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Why stroll when you can ROLL?

WALTER JOHNSON: In-line skating guru puts fitness on wheels


September 3, 2002


BY PATRICIA ANSTETT

FREE PRESS MEDICAL WRITER


The Free Press, in a three-part series, is focusing on Michiganders who epitomize good physical and mental well-being. Today's stories focus on three physically fit people who are role models to others in their jobs and volunteer work.


WALTER JOHNSON


AGE: 59


HOME: Highland Park. He's pulled up the carpets so "I can have a skate-friendly house. I can skate throughout the house."


CHILDHOOD: Born in the Bronx, N.Y., and raised in Cleveland, he's one of two children raised by a single mother, a seamstress, now 92. He ran track in high school.


"I couldn't ask for a better childhood," he says. "I had the freedom to play. I went to school, came home, maybe had a few chores like cutting the grass, raking the leaves or washing dishes, but other than that we played, 12 months a year."


He ran, biked, sledded, played baseball, basketball and other sports. He skated a little but didn't consider himself very good. He regrets that children today don't play enough outdoors.


FAMILY HEALTH HISTORY: Father died at 35 of pneumonia.


MARITAL STATUS: Divorced.


CHILDREN: A son, 36.


EDUCATION: Graduated from high school in Cleveland and went into the Air Force for four years.


EMPLOYMENT: IRS computer specialist.


PERSONAL HEALTH HISTORY: Johnson, 6 feet tall, weighs 168 pounds and leads a healthy life filled with daily exercise, mostly in-line skating.



Twenty-five years ago, he weighed 230 pounds, drank beer regularly. "One day I was looking at myself in the mirror and it just didn't make sense at all. I didn't like how I looked.  I couldn't stand it anymore. The first thing I did was to stop drinking beer. I didn't drink any for almost a year."


He started running and then cycling, which he loved. "It just got better and better. I rode everywhere. I loved how exhilarating it made me feel." For about 10 years, he cycled 8 miles to work daily from Melvindale to his job in downtown Detroit at the IRS.


He got leaner and fitter and "got addicted to exercise. I've been fortunate that I found two things I really loved, bicycling and, now,skating."


These days, he lists his health problems as arthritic knees, which he helps protect with stretches and deep-knee bends.


EXERCISE HABITS: About 10 years ago, when he was at a bar, a group of in-line skaters came in and told him about an upcoming meeting.


Soon he was "tooling around town" four nights a week with in-line skaters, 150 or more at a time. "We'd go to Hamtramck, Grosse Pointe and the west side. There are a lot of bars and restaurants that take us in, still do."


Early on, before he learned to stop or turn on skates, he crashed into a brick wall. "The only reason I can tell the story is because I had a helmet on. And every day since I've had a helmet on."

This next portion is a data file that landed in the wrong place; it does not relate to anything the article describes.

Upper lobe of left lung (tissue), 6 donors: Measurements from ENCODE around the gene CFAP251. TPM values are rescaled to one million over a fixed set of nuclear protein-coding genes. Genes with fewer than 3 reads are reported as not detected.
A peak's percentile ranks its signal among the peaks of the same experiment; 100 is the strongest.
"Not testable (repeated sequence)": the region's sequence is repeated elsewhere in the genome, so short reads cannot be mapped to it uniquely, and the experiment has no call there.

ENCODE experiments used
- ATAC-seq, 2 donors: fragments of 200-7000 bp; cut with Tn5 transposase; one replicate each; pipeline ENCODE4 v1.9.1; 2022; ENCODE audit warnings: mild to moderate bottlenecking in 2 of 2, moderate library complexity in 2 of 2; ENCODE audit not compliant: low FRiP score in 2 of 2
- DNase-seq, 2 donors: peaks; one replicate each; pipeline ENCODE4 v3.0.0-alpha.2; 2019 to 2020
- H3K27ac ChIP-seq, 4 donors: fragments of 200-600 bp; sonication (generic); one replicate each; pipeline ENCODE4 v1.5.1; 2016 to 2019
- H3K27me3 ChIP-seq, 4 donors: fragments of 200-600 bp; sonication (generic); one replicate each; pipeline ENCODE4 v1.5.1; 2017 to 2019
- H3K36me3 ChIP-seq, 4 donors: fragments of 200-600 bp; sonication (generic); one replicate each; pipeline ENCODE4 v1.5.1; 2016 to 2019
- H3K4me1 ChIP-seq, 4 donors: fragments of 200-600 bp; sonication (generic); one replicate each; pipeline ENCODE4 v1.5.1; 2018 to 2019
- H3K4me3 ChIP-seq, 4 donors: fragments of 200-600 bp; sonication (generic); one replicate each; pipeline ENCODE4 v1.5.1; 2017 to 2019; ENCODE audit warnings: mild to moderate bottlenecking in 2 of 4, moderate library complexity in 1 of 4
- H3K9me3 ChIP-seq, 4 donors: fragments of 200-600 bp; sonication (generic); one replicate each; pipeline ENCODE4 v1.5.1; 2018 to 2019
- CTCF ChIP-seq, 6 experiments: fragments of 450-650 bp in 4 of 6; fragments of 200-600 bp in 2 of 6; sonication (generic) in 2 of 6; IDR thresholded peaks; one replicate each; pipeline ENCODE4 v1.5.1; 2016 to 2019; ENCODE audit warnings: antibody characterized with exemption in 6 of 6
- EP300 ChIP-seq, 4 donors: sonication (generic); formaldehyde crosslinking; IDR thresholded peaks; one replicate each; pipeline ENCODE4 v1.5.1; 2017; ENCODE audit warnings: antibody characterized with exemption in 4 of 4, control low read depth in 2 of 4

He took skating lessons from a pro and went on to become a certified Level II instructor, with master's certification in speed-skating, from the International Inline Skating Association, the governing body of in-line skating. He competes in in-line skate-racing events around the country. Recently he placed second in a 20K Canadian event.


"I've been all over the country. I skate everywhere," he says. "I like to skate. It's the most fun you can have standing up."


Johnson is the president of Motor City Blade Runners, a Detroit roller-blading club, which coordinates weekly skates around metro Detroit. In 1997, he started the Detroit Blading Co., a skating instruction company. It also provides equipment for the classes Johnson offers at Eastern Market or through Detroit church and community group programs. (For details, call 313-378-3880 or click here).


SMOKING: No.


DRINKING: Drinks one or two beers a day, twice a week, then may go weeks

without one.


EATING HABITS: He stopped eating meat 18 years ago as part of a 38-day fast for a Dick Gregory protest. He drinks lots of water and eats small snacks of fruit or vegetables several times a day. He has one main meal  between noon and 2, which he shares with his girlfriend when she is there. The meals consist mostly of seafood, pasta, vegetables or fruits.


PASSION FOOD: Ice cream, potato chips and candy bars, particularly Almond Joy. "I'll get a pack of three and wipe them out. And then I won't eat one for months."


MEDICINES AND SUPPLEMENTS: Takes vitamins C and E; doesn't keep aspirin

in his house.


PERSONAL CHARACTERISTICS: Detroit's recognize him as the guy in skates with the gray dreadlocks and a helmet. He still wears a 20-year-old belt, from his heavier days, to which he's had to add numerous new notches.


DISAPPOINTMENTS: "The life of a skater is about two years. Then they put the skates down and don't use them again. I'm trying to figure this out.This thing is killing me. Where are all the skaters going? Those who stick and stay, we have a core group of about 10 skaters. They skate

every day."


MOTIVATION: "I'm in the fun business. What I sell is fun."


He wants to promote in-line skating as a lifelong activity.


He wears a shirt that says, "Life is Good”.





© Classic Calligraphy 2012

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